Can you read better when the big E was at the end from the eye test chart? This was requested inside a recent Newsweek article by Wray Herbert entitled ‘ Just Avoid Aging’. Herbert was commenting on the thought-provoking study made by Harvard psychiatrist Ellen Langer and presented in her own new book “Counterclockwise”.

In one of many studies, Langer and her colleagues learned that once the optometrist’s eye chart was reversed so the large E was at the end and also the tiniest letters were at the very top, test subjects could read smaller sized letters compared to what they normally could read. The standard chart had produced the expectation the lower rows of letters could be harder to see as well as the expectation that sooner or later the letters would become unreadable.

However, once the chart was reversed, the topics still were not able to see the tiniest letters towards the top of the chart. However, using the subtle expectation the letters were becoming readable, the exam subjects could read a lot of smaller sized letters compared to what they did once the chart is at the standard position. Thus Langer learned that the expectation, or even the mindset, from the test subjects, improved their actual vision.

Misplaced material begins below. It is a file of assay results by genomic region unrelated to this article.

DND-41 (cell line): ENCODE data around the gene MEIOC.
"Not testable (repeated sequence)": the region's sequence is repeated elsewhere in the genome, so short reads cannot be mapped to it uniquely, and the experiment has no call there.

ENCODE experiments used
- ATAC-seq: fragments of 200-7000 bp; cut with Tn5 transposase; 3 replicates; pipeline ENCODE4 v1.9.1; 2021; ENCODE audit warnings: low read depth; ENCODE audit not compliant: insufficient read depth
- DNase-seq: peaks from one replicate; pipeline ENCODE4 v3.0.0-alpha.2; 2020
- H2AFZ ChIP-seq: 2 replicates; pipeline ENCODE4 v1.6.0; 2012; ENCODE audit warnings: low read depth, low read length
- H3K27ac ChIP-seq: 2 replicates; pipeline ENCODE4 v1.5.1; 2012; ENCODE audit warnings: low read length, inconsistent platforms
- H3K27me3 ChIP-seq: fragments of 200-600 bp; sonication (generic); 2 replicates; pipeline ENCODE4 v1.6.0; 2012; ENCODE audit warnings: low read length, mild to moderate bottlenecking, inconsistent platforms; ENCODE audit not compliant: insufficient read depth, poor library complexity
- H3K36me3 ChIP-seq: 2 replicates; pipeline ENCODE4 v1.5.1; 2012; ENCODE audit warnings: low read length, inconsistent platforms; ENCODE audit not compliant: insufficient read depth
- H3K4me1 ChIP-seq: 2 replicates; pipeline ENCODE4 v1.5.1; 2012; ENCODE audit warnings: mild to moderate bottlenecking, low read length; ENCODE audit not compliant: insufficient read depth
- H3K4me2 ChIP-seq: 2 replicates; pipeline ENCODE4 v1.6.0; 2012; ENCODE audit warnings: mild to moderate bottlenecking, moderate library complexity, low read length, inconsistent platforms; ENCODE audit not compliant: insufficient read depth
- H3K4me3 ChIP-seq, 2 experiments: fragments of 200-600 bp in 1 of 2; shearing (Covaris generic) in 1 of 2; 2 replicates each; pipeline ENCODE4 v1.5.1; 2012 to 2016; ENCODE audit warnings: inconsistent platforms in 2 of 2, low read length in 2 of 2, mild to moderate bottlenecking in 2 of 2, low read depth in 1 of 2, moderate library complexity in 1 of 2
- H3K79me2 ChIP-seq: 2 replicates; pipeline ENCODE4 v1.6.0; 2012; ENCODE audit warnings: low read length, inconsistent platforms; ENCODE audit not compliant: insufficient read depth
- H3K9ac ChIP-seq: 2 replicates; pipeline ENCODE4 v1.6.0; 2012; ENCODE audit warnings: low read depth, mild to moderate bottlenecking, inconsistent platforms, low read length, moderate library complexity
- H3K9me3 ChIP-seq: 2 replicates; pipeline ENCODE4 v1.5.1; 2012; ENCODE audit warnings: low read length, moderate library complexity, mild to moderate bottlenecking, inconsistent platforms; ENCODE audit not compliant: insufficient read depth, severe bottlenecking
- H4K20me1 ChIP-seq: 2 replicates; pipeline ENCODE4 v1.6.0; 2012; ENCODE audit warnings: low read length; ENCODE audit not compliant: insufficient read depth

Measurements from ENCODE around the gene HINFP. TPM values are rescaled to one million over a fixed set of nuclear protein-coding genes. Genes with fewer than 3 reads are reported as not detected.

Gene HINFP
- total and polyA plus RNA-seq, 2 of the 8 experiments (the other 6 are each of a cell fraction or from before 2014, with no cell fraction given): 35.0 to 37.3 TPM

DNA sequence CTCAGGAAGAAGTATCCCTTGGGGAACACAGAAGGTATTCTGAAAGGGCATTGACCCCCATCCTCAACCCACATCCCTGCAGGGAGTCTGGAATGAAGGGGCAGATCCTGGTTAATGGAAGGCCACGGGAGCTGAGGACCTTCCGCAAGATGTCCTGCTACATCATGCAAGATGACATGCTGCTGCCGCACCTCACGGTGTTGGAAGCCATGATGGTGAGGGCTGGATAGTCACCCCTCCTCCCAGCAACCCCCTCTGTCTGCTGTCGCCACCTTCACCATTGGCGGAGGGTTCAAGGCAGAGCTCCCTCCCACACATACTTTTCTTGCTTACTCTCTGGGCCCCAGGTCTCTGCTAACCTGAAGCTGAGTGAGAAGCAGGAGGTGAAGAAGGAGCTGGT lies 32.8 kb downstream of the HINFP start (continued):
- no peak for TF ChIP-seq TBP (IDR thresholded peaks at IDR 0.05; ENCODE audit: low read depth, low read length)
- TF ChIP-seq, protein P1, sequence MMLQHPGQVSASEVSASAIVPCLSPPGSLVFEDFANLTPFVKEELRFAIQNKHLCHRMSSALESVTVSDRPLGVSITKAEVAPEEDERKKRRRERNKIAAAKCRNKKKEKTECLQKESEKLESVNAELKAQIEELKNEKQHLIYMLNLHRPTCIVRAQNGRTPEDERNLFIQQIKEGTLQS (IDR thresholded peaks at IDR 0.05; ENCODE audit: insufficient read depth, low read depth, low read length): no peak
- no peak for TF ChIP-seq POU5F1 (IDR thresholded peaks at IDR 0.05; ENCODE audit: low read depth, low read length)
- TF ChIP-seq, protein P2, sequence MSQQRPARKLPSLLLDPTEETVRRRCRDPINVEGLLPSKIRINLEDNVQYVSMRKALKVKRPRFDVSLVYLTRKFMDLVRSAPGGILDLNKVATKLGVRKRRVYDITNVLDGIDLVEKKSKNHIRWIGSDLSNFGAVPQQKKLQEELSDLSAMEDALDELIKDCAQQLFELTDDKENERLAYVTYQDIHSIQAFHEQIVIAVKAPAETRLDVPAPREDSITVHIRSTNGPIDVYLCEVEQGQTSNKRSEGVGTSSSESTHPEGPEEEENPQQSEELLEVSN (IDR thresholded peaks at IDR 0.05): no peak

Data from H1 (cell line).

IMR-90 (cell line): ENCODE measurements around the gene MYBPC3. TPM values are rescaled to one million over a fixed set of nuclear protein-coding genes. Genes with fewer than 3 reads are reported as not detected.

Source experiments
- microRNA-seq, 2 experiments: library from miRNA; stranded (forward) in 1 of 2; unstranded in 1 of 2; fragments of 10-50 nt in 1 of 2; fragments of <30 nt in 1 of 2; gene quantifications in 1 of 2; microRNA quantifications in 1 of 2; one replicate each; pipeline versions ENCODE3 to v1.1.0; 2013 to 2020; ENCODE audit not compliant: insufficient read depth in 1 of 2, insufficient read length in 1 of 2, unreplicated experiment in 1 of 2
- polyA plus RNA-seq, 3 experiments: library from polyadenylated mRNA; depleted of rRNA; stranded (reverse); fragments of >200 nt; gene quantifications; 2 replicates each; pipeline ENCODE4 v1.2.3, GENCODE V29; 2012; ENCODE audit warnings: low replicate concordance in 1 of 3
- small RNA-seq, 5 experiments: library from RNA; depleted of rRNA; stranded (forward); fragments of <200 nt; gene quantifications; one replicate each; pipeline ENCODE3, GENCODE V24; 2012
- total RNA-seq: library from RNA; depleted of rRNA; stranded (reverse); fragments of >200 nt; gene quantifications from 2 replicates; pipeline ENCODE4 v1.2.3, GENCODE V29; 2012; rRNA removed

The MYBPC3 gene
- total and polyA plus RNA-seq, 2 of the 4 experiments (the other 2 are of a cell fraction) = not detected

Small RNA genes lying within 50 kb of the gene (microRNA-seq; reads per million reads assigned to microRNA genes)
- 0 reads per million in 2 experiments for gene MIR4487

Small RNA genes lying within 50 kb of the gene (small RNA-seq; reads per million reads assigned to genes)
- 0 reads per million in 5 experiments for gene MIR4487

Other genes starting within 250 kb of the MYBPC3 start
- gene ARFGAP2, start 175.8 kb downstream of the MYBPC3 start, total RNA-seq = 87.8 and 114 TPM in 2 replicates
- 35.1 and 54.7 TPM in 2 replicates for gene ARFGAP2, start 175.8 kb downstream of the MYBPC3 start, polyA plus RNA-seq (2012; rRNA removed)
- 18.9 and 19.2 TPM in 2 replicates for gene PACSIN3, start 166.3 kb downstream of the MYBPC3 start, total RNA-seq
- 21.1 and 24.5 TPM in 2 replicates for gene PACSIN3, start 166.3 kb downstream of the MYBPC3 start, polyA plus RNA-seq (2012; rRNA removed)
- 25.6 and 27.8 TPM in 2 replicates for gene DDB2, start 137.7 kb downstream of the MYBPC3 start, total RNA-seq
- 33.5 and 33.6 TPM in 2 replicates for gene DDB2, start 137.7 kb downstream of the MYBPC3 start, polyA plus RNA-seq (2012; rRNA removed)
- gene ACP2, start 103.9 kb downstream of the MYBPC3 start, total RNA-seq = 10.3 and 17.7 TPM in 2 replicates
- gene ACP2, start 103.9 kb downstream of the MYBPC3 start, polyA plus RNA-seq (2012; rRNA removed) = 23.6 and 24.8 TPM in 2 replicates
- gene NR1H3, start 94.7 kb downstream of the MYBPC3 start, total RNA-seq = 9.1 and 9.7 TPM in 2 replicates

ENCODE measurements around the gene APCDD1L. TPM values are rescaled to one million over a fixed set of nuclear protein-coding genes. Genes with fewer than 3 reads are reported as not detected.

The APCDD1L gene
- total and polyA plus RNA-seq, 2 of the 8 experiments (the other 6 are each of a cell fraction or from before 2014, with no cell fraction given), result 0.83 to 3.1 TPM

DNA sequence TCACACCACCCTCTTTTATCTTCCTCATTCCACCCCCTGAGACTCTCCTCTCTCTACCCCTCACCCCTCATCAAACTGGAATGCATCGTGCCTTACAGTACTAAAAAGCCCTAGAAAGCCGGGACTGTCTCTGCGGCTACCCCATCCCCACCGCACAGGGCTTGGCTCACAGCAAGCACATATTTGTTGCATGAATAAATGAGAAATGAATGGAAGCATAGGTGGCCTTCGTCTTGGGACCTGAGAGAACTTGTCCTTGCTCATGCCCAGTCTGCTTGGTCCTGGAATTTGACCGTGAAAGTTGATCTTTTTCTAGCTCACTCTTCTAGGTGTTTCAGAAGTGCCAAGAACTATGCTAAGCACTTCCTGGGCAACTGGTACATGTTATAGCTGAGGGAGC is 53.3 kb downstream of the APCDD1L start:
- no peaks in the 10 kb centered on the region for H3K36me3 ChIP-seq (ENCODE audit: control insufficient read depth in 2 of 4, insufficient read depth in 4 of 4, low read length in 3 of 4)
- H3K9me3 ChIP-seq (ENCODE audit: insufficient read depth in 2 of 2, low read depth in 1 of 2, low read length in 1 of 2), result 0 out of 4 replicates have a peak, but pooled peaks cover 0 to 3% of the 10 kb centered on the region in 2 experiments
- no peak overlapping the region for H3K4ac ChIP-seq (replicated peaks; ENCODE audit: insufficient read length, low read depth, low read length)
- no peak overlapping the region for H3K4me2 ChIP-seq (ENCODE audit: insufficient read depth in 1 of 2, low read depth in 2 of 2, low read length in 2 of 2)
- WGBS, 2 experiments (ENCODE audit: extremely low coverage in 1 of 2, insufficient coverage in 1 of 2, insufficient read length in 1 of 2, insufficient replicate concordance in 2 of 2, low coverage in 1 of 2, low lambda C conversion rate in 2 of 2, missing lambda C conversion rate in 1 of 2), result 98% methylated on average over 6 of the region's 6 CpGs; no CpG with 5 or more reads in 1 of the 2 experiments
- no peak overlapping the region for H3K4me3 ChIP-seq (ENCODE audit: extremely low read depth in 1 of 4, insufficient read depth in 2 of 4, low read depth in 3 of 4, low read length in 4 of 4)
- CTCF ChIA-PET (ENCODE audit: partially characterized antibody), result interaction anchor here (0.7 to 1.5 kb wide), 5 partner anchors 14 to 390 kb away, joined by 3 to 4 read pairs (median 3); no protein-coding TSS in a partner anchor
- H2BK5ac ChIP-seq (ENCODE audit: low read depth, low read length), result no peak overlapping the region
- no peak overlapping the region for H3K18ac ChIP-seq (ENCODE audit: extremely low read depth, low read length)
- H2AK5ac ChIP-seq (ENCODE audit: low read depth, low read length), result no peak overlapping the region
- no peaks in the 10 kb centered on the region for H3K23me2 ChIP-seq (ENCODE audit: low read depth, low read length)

Langer and her colleagues did a variety of experiments and accrued fat loss of evidence which introduced these to the final outcome that the way we watch our health insurance and aging is greatly impacted by our expectations. We mindlessly accept negative clich├ęs that impact our views and our behavior. We too easily accept disease labels that comprise us whenever we say, ‘I have such and the like disease’.

However, whenever we notice the range of subtle messages that surround us and impact our outlook on aging and health, we are able to change our thinking which unconscious expectations. Whenever we identify and alter these unhealthy attitudes and expectations, we’re in a far greater position to re-think our method of a healthier lifestyle and the operation of aging.

Obviously, we might still encounter illnesses or any other health challenges, however, by re-directing our ideas and expectations we are able to anticipate improvement in every aspect of our wellness. The numerous studies by Langer show altering the way we consider our age and health can lead to dramatic positive physical benefits.